Mike Brescia (firstname.lastname@example.org)
01 Nov 86 10:31:54 EST (Sat)
... like having a broken clock which is right twice a day rather than a
clock which simply runs fast or slow and is never right. I will let you
pick which analogy to apply!
The analogy I wish to apply would be that neither a broken clock nor a
miscalibrated clock will ever be right if I am trying to count apples or
I'd like to attack the assumption that knowing the round trip time will
compensate for the fact that packets are allowed to be dropped in the system.
(Mom & Apple Pie division)
In the current IP model, a packet may be delayed (10 to 100 seconds and more
have been reported), or dropped because of a transmission failure or
congestion at some gateway or packet switch. If a packet is delayed, there
should be no retransmission because the second packet will only be delayed
behind the first. If it is dropped due to transmission failure, the
retransmission should be as soon as possible, so that the end-point hosts see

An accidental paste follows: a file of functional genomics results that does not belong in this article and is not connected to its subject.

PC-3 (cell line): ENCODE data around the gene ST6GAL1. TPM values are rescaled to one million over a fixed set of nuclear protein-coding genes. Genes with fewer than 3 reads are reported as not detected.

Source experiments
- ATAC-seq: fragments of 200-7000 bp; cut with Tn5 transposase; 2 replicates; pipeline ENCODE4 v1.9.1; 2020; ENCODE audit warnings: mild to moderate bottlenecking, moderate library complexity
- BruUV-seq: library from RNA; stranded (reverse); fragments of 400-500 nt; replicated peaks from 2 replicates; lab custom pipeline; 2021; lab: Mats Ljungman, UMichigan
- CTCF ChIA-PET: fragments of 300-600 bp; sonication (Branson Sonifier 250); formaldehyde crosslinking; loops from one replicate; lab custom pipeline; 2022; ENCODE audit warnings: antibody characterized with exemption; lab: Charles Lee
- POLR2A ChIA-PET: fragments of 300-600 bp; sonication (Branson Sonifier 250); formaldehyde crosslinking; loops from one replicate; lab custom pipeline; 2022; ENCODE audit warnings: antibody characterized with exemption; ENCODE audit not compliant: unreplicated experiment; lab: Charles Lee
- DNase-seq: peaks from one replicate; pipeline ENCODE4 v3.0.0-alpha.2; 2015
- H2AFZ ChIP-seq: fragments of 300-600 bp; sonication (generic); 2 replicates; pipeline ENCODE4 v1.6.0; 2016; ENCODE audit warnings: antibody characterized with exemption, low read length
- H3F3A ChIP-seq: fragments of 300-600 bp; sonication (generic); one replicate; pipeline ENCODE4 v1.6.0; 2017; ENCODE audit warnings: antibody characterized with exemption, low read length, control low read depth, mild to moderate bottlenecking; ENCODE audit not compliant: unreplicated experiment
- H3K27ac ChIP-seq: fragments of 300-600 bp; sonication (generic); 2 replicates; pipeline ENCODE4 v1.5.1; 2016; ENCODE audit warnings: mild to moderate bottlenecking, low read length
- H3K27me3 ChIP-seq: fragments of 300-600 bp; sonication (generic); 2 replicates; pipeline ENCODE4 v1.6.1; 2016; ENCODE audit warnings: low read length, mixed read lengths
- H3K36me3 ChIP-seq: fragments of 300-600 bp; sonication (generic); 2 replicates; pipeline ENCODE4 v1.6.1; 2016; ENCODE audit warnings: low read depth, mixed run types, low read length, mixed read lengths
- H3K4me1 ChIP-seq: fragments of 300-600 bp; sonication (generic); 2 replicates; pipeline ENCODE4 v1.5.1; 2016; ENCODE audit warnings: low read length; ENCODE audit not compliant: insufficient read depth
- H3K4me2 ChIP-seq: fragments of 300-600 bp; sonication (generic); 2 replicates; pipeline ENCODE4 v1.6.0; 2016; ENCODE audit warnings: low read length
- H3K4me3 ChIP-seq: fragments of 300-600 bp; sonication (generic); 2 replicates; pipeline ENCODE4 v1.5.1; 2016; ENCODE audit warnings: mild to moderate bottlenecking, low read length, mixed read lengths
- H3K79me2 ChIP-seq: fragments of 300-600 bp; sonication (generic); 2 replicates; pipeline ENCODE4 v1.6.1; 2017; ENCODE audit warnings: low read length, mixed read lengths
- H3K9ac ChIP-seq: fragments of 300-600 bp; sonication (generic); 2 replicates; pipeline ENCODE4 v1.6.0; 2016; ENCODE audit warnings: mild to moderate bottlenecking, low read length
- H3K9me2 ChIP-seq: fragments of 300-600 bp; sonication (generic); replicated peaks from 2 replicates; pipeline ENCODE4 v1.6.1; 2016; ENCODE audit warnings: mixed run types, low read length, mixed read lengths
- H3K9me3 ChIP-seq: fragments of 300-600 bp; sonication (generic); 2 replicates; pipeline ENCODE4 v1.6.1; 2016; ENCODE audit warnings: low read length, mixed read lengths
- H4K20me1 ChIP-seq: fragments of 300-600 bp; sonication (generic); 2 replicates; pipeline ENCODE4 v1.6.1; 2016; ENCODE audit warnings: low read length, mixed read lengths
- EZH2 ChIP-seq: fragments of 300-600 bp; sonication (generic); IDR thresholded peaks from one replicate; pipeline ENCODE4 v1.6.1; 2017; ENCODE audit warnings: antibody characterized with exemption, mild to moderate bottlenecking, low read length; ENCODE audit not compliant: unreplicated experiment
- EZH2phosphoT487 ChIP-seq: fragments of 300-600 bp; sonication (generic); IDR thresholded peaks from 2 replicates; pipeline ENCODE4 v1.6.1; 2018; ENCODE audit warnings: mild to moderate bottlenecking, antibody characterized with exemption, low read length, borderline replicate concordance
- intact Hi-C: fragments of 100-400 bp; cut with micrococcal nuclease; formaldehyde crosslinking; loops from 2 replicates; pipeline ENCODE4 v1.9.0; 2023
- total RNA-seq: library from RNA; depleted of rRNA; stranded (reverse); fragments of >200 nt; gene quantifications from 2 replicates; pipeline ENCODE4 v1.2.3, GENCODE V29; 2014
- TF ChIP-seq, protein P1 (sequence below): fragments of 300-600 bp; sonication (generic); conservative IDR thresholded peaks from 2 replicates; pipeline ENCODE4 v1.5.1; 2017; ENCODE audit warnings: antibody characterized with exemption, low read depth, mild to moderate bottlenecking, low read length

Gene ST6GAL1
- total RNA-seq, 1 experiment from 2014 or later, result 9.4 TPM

a minimum disruption. If it is dropped due to congestion, the retransmission
should be only as soon as you know the packet can get through or around the
congestion, otherwise you are only exacerbating it.
If you have arrived at a reasonable round trip time, and you have a packet
which has not been acknowledged after (some factor of) that time, can you
deduce which of the three things has happened to the packet? If you make the
wrong decision, you can make things worse for yourself or the community of
(Blue Sky division)
If the Internet could provide a better guarantee of delivery, as once the
Arpanet did, retransmission would not need to be so widespread, and a good
measure of round trip time would not be so much of a panic. The Internet
model would need to be extended so that the effects of transmission losses and
congestion could be controlled.
This archive was generated by hypermail 2.0b3 on Thu Mar 09 2000 - 14:36:59 GMT